scottcholstad | Nov 23, 2015 |
Dead Past (Far Ends of Time & Earth)
Foundation of SF Success
Franchise (Far Ends of Time & Earth)
Gimmicks Three (Far Ends of Time & Earth)
Kid Stuff (Far Ends of Time & Earth)
Watery Place (Far Ends of Time & Earth)
Living Space
Message (Far Ends of Time &Earth)
Satisfaction Guarenteed (Far ends of Time & Earth)
Hell Fire (Far Ends of Time & Earth)
Last Trump
Fun They Had (Far Ends of Time & Earth)
Jokester (Far Ends... ( )
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  Tutter | Feb 23, 2015 |
From the author that inspired the I-Robot, and the Bicentennial man movie, this is a collection of some of his short works. I particularly liked `Profession', `Franchise', `Satisfaction guaranteed' , `Nightfall', oh heck, I liked each and every one of them! ( )
  IAmAndyPieters | Feb 27, 2013 |
I sometimes joke that Isaac Asimov is my intellectual father: although that's not that far from the truth. His essays, pro-reason and pro-science, had a huge influence upon me growing up. He's probably best known for his science fiction novels, but I think his best fiction by far is to be found in his short stories. This first volume collecting his short stories has several of his best. There are 46 short stories here, one from 1941, five from the 1960s, but the bulk are from the fifties. Some details are dated, certainly, especially in social matters. Asimov considered himself a feminist and he created one of the most brilliant female characters in science fiction in robotologist Susan Calvin. But in these stories that men make all the important decisions, both at work and home, is taken for granted. Central planning--done by computers, of course--is also taken for granted as the wave of the future. But what strikes me nevertheless is how well these stories hold up, and how memorable they are. The stories come from three previous anthologies I had read: Earth is Room Enough, Nine Tomorrows and Nightfall and Other Stories. With many I only had to see the title to remember the story--even though it had been decades. With others it didn't take many pages for them to come back to me. The ideas are clever, the twists unforgettable. Below I name my five favorites:

1) "The Dead Past" - This is my favorite Asimov story, not just of the collection, but of any I've read. It might very well have been the first Asimov, maybe even the first work of science fiction, I ever read, and it's amazing, because it forever shifted my perception of the meaning of time. And more than that, it's psychologically penetrating and emotionally moving in ways Asimov rarely managed.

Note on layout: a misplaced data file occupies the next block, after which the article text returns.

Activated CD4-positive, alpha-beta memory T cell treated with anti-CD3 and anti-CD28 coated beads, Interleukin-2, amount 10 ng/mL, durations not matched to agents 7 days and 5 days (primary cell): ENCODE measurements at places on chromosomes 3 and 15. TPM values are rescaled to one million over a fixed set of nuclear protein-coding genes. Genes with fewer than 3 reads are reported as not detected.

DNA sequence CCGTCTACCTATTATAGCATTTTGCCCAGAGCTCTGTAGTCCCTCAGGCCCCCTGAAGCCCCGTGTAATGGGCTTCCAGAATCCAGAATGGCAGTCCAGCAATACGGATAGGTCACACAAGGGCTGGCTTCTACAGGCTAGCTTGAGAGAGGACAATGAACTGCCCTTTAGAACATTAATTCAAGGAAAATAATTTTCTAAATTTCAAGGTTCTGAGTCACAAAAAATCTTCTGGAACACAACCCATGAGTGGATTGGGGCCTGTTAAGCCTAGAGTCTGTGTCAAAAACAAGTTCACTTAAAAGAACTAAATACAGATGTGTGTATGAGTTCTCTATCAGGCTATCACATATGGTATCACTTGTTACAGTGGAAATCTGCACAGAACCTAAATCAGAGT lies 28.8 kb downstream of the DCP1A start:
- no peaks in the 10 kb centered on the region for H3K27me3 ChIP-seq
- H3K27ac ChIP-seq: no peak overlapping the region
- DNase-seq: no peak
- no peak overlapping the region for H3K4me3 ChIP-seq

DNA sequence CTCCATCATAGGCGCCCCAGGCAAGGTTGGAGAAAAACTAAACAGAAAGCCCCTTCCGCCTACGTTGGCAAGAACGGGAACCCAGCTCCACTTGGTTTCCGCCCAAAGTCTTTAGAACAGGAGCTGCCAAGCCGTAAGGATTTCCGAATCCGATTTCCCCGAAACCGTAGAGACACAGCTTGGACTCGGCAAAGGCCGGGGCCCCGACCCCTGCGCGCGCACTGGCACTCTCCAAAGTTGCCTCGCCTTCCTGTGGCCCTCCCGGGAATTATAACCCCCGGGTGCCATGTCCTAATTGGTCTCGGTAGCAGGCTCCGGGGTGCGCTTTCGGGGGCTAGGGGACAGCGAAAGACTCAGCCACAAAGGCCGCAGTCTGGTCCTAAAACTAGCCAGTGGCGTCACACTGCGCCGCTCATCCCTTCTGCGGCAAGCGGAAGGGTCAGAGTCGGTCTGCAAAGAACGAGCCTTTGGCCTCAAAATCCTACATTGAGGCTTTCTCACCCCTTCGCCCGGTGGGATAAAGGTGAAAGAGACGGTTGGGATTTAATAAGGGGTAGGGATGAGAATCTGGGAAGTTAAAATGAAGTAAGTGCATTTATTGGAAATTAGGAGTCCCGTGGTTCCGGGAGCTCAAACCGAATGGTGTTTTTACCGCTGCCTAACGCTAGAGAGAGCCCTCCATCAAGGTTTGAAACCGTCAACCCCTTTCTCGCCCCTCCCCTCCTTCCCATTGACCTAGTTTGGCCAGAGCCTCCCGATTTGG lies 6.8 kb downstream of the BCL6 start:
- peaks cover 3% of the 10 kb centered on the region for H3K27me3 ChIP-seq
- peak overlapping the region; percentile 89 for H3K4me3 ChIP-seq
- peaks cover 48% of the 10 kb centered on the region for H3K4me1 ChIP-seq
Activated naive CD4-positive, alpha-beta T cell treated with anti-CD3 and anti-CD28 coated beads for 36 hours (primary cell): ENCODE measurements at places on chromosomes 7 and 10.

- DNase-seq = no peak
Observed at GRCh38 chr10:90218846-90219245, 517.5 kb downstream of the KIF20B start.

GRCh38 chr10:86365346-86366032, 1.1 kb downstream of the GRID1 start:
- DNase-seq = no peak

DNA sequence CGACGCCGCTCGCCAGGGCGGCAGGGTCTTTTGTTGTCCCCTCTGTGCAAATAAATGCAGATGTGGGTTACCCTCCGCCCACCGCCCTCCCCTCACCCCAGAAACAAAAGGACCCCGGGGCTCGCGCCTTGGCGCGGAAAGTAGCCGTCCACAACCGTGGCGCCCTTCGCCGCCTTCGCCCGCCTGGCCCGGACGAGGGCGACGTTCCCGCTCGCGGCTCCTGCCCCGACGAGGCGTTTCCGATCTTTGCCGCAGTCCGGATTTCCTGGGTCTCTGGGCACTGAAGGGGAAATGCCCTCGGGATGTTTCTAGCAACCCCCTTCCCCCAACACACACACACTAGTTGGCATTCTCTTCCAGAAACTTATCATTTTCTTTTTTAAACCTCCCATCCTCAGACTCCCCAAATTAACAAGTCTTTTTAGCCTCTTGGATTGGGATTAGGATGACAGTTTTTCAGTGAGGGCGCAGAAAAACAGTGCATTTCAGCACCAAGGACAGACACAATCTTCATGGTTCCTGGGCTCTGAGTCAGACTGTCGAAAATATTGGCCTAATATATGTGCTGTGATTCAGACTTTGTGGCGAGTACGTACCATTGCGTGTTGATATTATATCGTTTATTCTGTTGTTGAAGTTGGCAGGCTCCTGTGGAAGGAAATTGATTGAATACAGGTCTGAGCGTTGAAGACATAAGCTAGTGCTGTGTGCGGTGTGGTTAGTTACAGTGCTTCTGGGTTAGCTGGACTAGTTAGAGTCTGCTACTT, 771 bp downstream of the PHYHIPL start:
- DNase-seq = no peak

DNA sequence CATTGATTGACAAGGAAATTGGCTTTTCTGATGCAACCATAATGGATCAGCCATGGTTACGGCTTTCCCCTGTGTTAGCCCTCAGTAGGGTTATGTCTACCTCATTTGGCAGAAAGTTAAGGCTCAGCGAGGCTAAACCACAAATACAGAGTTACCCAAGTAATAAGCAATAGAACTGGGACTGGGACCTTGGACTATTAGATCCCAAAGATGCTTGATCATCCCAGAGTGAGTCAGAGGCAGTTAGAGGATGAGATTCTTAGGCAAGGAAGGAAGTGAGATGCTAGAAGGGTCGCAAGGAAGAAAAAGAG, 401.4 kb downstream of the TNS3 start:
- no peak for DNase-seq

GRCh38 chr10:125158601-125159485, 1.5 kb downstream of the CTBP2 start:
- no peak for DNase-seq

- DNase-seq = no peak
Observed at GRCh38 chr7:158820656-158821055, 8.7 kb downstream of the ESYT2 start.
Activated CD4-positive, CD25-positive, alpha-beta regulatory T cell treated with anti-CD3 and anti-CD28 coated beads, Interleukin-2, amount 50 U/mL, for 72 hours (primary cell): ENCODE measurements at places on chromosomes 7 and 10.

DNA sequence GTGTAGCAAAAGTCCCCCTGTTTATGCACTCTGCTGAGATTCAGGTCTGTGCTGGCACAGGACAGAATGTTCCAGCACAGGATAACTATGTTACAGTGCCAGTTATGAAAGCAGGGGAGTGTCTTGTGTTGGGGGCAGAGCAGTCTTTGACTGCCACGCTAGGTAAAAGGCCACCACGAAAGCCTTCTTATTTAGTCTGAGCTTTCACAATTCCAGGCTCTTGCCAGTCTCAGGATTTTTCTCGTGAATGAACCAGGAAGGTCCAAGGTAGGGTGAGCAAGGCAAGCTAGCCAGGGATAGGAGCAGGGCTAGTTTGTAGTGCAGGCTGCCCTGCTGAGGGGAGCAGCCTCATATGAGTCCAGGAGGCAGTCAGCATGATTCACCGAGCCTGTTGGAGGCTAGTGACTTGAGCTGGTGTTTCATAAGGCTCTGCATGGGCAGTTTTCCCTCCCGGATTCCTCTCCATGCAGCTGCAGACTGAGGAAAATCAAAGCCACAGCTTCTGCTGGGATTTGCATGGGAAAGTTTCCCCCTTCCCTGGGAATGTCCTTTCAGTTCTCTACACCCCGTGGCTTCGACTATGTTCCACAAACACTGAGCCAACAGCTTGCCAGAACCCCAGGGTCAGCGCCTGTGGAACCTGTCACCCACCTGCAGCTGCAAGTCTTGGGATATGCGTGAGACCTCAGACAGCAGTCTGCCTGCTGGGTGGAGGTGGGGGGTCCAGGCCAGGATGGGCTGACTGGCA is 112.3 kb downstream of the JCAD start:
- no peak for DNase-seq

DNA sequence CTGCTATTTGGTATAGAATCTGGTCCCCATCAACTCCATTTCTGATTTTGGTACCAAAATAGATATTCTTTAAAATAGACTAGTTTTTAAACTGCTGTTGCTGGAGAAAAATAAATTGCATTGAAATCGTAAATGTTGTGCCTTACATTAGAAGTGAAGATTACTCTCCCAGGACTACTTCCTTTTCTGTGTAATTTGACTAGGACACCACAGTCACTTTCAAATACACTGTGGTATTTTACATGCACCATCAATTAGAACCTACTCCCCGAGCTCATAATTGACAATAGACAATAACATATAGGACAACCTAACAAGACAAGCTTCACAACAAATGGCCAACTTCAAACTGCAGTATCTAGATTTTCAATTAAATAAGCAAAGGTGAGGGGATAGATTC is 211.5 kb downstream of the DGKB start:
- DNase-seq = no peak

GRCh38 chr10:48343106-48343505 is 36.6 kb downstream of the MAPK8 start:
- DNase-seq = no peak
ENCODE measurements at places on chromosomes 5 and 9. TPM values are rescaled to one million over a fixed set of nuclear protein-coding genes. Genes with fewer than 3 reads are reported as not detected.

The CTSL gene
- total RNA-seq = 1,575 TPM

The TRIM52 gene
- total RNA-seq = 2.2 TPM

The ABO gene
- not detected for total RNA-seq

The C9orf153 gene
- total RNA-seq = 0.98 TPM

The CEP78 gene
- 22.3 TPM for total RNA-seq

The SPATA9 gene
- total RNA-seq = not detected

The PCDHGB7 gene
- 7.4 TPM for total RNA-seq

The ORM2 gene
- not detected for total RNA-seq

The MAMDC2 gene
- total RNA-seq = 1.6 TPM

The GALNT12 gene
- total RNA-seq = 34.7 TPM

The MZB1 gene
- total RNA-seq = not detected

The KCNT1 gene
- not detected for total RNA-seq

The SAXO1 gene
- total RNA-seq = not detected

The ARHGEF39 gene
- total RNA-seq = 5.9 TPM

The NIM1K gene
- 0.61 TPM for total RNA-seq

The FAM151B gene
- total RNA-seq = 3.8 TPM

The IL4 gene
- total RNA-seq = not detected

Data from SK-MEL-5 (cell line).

2) "The Ugly Little Boy" - And this is my second favorite Asimov story of any I've read. Asimov in the 1990 Introduction calls it his "third-favorite story." He noted his "takes tend to be cerebral, but I count on this one to bring about a tear or two." One of his most powerful and moving stories.

3) "The Last Question" - In the Introduction he claims that this "of all the stories I have written, is my absolute favorite." It's certainly a favorite of mine. I'd even bow enough to his judgement to place it third among all his short stories.

4) "Nightfall" - arguably the most famous and popular of all his short stories. As he mentions in the Introduction, it's one the "Science Fiction Writers of America have voted the best science fiction story ever written." It's certainly a contender.

5) "Profession" - One of those I immediately remembered just from the title. Too many times Asimov seems to align with a rather regimented utopia. I loved that this one rather cut against that in terms of the nature of genius.

I have to say that while it was easy to name my top four--they'd be the same four in the same order if you were to ask me to rank all of Asimov's stories, choosing which among the rest to be the fifth was hard. I could think of at least ten contenders that deserve mention just as much. Which says a lot about the strength of this collection, a great introduction to Asimov's fiction. ( )
2 vote LisaMaria_C | Oct 16, 2012 |
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Isaac Asimovprimary authorall editionscalculated
Shaw, BarclayCover artistsecondary authorsome editionsconfirmed
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This is the volume 1 of the Complete Stories. Do not combine with volume 2.
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Amazon.com Product Description (ISBN 038541627X, Paperback)

The first book of the definitive three-volume collection of short stories by the prolific Isaac Asimov, whose tales have delighted countless fans for over half a century--a must for every science fiction bookshelf.

(retrieved from Amazon Thu, 12 Mar 2015 18:18:08 -0400)

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Collection of 48 science fiction stories by Isaac Asimov.